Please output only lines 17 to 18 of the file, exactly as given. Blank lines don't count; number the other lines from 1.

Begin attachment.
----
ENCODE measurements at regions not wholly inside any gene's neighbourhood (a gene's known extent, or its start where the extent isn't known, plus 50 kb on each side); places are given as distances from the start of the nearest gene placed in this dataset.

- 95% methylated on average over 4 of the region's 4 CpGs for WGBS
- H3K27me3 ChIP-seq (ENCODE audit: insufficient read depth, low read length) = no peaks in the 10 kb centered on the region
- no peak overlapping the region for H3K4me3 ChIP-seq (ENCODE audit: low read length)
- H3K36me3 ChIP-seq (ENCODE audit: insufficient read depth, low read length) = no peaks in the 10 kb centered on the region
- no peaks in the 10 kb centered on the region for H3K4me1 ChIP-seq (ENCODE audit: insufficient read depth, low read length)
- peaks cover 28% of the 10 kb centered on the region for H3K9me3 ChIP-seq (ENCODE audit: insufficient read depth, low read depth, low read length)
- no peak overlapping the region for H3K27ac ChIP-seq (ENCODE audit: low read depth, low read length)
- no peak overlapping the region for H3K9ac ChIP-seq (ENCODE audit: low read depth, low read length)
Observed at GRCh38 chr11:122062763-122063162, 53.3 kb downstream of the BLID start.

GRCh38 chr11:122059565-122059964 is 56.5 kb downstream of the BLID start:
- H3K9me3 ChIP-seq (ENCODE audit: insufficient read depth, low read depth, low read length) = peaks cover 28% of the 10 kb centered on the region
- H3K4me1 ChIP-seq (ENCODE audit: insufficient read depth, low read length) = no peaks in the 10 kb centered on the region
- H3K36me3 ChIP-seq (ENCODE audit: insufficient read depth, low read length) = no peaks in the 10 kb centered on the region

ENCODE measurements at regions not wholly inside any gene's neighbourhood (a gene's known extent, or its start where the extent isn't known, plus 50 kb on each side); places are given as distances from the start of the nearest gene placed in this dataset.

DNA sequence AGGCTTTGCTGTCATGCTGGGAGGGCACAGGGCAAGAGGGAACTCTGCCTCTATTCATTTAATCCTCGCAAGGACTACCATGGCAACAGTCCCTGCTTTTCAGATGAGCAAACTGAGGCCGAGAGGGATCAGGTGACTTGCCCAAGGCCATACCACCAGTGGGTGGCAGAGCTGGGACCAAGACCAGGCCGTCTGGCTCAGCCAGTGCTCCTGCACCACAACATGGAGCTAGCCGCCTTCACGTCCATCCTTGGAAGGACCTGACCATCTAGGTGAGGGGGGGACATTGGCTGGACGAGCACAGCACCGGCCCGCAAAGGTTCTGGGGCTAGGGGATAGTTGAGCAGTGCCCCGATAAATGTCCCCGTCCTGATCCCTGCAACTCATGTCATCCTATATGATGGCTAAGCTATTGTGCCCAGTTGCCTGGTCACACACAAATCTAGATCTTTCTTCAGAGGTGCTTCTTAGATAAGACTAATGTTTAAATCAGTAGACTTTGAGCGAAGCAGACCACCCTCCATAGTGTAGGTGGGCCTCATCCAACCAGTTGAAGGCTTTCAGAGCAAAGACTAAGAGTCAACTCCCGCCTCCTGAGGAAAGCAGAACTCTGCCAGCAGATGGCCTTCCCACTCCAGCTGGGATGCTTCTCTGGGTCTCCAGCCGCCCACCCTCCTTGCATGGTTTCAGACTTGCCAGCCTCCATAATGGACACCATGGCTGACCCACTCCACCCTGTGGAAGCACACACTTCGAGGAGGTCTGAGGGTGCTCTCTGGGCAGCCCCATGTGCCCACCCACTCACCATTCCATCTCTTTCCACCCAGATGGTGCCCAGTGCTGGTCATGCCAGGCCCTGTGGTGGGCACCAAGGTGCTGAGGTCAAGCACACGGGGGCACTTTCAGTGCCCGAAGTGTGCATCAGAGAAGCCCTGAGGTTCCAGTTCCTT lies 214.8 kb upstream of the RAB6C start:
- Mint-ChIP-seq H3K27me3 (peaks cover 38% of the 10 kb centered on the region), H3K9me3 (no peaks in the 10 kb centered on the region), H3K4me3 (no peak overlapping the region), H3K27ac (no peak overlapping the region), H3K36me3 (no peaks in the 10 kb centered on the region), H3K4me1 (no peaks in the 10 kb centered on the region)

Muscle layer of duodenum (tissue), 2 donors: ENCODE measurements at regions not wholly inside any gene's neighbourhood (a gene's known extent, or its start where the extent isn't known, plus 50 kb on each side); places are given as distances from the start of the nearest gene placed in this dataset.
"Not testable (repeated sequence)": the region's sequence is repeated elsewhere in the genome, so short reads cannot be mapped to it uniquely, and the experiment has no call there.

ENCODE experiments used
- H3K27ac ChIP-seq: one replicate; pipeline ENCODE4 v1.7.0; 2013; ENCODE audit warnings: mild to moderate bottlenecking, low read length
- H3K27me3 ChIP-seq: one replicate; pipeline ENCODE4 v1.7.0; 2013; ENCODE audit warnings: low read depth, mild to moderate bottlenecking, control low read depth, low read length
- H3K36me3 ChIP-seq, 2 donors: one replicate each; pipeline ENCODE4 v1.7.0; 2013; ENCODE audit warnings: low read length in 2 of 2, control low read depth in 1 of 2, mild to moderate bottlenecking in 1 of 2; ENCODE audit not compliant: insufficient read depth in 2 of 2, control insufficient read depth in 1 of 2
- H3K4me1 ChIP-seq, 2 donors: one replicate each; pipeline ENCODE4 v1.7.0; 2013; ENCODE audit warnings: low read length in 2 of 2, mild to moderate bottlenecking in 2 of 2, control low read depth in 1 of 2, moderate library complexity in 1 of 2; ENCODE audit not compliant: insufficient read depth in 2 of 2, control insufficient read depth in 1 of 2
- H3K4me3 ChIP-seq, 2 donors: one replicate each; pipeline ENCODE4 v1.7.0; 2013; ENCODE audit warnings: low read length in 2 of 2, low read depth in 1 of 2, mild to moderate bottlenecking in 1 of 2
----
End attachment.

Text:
- Mint-ChIP-seq H3K27me3 (peaks cover 38% of the 10 kb centered on the region), H3K9me3 (no peaks in the 10 kb centered on the region), H3K4me3 (no peak overlapping the region), H3K27ac (no peak overlapping the region), H3K36me3 (no peaks in the 10 kb centered on the region), H3K4me1 (no peaks in the 10 kb centered on the region)

Muscle layer of duodenum (tissue), 2 donors: ENCODE measurements at regions not wholly inside any gene's neighbourhood (a gene's known extent, or its start where the extent isn't known, plus 50 kb on each side); places are given as distances from the start of the nearest gene placed in this dataset.